As part of my Knowledge Management class, we’ve been looking at innovation, specifically the twin paths of evolutionary innovation and disruptive innovation articulated by Prof. Clayton Christensen of Harvard Business School. The base concept is that incumbent companies always win in an evolutionary innovation race (a sequential improvement or step-change – think hybrid cars), while new entrants always win in a disruptive innovation race (think iPods.) But I could see how even evolutionary innovation could be considered disruptive.
This casts the innovation cycle as a change management issue, and that made me think of Harold Innis, the Canadian political scientist whose landmark collection of essays, The Bias of Communication (1951), precede Marshall McLuhan (the Medium is the Message.)
I wrote a paper on how Innis, who saw almost all technological improvements in communication as the path to decline for societies, might view Facebook (answer: not happily.) This material came back to me as I thought about the concept of disruptive innovation, which gets written about favorably nearly all the time. After all, do we want to give up discount retailers, community colleges, cell phones and doc-in-the-box medical clinics?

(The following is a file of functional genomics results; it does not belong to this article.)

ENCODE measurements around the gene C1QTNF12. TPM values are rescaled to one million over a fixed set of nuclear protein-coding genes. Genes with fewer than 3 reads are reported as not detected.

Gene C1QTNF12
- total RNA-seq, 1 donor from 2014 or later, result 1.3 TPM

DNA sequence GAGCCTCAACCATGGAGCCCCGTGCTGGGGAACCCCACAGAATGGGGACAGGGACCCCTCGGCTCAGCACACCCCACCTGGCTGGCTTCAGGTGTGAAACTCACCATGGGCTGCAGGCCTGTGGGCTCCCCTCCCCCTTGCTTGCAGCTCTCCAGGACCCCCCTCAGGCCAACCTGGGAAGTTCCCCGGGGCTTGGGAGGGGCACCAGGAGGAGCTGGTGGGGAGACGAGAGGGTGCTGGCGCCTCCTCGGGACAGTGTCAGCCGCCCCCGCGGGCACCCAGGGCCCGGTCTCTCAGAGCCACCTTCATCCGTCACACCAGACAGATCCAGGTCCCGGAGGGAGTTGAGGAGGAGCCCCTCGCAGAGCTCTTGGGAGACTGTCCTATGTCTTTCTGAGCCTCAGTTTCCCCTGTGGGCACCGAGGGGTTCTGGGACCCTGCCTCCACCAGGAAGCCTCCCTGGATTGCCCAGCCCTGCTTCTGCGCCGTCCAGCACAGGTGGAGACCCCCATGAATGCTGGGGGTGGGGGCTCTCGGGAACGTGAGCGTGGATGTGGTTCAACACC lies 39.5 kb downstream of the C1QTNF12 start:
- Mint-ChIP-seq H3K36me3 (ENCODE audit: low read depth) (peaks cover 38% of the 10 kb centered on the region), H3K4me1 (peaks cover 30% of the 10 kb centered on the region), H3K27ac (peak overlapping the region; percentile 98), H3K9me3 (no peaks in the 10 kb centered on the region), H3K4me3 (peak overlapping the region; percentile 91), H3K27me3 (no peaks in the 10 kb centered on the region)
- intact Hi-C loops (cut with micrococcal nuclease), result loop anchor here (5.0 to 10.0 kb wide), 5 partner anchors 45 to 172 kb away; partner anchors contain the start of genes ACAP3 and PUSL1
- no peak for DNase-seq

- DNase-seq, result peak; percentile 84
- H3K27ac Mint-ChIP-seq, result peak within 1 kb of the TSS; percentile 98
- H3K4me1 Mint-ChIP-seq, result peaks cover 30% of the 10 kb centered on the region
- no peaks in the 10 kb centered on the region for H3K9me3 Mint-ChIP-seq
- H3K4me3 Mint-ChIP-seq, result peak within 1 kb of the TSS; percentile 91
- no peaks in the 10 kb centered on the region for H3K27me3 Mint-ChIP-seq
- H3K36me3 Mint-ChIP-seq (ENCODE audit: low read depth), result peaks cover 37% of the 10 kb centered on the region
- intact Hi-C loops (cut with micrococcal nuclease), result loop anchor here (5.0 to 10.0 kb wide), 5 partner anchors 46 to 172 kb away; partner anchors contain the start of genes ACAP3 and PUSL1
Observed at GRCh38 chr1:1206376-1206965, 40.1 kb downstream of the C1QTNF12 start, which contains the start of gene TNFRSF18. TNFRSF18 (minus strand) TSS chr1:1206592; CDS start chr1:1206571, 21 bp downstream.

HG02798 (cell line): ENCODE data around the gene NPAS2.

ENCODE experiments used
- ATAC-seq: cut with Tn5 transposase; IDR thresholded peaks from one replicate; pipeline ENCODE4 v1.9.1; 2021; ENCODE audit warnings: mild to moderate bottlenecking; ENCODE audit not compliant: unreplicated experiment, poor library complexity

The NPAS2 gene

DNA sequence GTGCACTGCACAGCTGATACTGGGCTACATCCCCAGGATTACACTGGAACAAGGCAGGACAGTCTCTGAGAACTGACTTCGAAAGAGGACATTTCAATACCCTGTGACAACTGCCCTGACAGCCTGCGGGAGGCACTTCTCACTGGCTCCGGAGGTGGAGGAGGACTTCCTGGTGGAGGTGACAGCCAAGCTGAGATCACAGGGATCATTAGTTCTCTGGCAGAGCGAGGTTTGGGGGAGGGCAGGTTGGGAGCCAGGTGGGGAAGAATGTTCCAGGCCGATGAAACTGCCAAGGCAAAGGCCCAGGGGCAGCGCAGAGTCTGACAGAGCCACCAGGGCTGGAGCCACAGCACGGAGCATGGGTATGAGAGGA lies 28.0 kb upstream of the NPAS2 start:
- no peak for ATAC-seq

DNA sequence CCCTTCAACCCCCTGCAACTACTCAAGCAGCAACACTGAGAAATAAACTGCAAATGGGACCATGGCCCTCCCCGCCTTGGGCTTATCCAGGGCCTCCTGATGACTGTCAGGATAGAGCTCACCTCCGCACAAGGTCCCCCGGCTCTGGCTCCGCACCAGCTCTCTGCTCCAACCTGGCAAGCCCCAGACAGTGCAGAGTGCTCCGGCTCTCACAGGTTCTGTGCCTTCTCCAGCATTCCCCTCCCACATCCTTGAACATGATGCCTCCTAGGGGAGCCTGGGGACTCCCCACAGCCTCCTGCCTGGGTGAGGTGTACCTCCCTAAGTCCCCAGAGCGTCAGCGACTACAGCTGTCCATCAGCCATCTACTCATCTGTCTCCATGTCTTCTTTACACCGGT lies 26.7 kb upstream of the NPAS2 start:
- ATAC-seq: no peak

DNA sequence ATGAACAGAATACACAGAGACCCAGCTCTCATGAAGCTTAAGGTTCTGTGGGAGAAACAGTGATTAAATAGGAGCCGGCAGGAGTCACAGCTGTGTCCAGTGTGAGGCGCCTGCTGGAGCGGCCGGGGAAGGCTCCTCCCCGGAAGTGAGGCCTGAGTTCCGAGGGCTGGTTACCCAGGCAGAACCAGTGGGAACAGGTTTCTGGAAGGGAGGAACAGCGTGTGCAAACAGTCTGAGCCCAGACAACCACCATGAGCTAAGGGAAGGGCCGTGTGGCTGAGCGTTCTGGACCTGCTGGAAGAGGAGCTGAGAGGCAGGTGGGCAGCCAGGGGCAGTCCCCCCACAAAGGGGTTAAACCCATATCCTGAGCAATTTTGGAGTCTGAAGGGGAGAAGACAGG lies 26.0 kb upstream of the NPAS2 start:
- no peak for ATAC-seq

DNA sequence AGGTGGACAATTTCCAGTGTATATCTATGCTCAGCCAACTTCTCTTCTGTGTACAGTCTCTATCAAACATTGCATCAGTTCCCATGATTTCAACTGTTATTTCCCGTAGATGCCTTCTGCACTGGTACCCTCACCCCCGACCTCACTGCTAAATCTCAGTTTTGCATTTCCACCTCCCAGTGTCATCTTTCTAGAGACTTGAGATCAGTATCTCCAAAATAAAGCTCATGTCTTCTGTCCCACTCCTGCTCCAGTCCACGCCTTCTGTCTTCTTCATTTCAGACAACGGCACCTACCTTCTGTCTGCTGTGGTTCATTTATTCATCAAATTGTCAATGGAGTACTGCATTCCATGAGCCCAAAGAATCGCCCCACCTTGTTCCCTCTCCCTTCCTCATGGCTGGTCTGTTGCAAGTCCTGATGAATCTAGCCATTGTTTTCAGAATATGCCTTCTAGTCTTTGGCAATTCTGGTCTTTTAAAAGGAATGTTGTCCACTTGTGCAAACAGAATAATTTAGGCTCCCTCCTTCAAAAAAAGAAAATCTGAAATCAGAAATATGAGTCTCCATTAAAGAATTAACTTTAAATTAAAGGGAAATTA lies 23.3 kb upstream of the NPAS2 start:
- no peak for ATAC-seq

Christensen likes disruption — he sees it as the only way we move forward. But I can think of the dark side of such changes fairly easily. Ask Kodak about digital cameras. They had the technology well in place for eons, but failed to grasp how it would change conventional photography. Of itself, digital photography is more of an evolutionary innovation, but ever-smaller chips and other, seemingly less important innovations shrunk the cameras, improved the quality and let Canon and others rule the space.
Innis would call that shot — he’d have seen the negatives early on. It’s a change issue, and in a change, only infrequently does everyone win. Usually, someone loses. We have cheap cameras, and professional photography is going the way of the iceman. I’m now looking at innovation as a problem, and suddenly the reasons why companies grapple to make the creative, innovative and inventive processes cogent and repeatable makes a lot of sense. So too the difficulty of organizational learning, and of knowledge collection and application, and the issues around losing talent.
Mechanization has emphasized complexity and confusion; it has been responsible for monopolies in the field of knowledge; and it becomes extremely important to any civilization, if it is not to succumb to the influence of this monopoly of knowledge, to make some critical survey and report. The conditions of freedom of thought are in danger of being destroyed by science, technology, and the mechanization of knowledge, and with them, Western civilization.” (Innis, 1951, p. 190)
Just thinking out loud here.